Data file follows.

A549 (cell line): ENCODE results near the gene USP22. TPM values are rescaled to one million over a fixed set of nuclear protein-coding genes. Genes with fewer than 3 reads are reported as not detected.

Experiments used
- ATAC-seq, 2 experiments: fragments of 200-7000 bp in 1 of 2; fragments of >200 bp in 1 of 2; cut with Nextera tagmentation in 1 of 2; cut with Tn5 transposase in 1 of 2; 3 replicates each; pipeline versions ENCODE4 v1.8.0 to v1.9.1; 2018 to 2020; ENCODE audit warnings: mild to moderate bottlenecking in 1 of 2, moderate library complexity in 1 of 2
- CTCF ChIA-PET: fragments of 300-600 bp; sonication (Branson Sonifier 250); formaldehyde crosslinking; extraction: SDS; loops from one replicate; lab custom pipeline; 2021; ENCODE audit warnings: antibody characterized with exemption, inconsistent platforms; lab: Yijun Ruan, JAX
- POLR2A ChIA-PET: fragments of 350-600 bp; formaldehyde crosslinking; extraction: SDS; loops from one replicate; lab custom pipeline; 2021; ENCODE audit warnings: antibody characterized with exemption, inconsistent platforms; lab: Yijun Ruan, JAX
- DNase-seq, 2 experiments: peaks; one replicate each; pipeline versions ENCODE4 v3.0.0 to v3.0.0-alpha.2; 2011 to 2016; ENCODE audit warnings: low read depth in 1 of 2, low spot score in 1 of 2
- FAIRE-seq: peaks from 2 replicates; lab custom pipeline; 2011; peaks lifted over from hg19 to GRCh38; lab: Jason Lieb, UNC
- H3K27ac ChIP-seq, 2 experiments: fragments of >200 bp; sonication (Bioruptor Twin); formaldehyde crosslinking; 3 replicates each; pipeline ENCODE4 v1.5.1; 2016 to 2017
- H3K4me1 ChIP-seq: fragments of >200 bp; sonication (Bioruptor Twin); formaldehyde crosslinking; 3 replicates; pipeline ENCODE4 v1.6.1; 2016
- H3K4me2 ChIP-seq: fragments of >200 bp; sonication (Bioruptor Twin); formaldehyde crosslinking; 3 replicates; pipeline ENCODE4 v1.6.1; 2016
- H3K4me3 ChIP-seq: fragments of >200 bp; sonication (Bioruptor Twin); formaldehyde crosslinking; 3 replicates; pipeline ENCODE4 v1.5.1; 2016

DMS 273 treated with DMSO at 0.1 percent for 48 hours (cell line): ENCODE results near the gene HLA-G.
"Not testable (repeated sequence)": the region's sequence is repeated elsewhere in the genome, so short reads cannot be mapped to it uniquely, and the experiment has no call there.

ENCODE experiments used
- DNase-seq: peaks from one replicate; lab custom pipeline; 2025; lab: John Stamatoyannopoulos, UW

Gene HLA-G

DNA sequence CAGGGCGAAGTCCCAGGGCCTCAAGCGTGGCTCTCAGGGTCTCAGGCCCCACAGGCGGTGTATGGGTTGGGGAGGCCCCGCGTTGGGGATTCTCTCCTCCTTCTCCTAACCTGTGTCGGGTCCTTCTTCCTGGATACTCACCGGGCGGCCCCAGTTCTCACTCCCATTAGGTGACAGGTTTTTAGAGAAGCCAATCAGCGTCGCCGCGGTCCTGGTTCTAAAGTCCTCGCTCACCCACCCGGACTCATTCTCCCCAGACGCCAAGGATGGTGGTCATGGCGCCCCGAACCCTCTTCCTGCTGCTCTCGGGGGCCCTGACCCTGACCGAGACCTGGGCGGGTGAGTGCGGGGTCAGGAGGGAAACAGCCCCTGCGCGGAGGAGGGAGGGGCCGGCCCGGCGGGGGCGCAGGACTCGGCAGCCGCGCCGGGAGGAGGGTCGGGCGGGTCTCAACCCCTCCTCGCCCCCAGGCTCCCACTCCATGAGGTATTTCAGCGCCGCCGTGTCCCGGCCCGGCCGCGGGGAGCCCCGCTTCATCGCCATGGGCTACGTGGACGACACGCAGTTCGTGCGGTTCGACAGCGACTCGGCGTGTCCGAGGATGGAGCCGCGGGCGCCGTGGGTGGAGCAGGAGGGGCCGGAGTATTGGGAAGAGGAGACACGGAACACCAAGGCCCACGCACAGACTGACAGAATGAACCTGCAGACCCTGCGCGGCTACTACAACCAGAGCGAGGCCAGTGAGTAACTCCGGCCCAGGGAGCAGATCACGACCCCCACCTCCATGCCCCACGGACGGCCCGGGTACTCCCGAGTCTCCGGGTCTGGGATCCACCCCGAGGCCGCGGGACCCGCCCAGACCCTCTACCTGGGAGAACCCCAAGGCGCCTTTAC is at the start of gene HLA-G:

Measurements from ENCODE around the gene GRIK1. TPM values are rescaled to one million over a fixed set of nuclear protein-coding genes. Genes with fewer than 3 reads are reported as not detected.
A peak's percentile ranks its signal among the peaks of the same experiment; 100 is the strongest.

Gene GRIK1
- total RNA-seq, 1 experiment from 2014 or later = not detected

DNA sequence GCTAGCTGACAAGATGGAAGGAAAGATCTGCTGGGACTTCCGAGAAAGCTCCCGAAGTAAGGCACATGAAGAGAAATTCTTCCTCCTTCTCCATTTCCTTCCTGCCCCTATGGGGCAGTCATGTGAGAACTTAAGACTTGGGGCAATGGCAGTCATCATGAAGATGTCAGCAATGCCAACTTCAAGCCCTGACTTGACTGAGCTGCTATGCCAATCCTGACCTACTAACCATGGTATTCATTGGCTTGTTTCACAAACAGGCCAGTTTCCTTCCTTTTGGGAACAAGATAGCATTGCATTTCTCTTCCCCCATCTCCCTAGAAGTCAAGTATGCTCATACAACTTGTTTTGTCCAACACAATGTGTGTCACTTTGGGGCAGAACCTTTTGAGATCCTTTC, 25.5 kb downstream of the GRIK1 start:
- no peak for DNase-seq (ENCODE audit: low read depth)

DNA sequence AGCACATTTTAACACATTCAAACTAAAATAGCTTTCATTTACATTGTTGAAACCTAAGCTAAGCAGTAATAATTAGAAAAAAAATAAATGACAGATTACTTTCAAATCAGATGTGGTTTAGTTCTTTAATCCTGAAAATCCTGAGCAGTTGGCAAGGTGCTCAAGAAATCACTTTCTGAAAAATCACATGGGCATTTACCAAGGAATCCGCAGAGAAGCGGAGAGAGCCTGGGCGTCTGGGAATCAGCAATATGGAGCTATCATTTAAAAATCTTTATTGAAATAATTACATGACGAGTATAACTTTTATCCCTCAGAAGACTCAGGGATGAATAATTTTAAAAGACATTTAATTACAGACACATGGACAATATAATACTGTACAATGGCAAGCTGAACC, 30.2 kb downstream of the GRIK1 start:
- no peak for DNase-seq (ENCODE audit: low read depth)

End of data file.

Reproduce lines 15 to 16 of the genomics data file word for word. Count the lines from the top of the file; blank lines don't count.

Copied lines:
- DNase-seq: peaks from one replicate; lab custom pipeline; 2025; lab: John Stamatoyannopoulos, UW

Gene HLA-G